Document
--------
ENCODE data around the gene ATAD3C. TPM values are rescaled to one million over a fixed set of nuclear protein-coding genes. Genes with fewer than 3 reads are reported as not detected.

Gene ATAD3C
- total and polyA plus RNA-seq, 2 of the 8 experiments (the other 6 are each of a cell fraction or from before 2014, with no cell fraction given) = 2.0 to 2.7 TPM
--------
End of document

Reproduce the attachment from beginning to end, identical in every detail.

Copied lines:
ENCODE data around the gene ATAD3C. TPM values are rescaled to one million over a fixed set of nuclear protein-coding genes. Genes with fewer than 3 reads are reported as not detected.

Gene ATAD3C
- total and polyA plus RNA-seq, 2 of the 8 experiments (the other 6 are each of a cell fraction or from before 2014, with no cell fraction given) = 2.0 to 2.7 TPM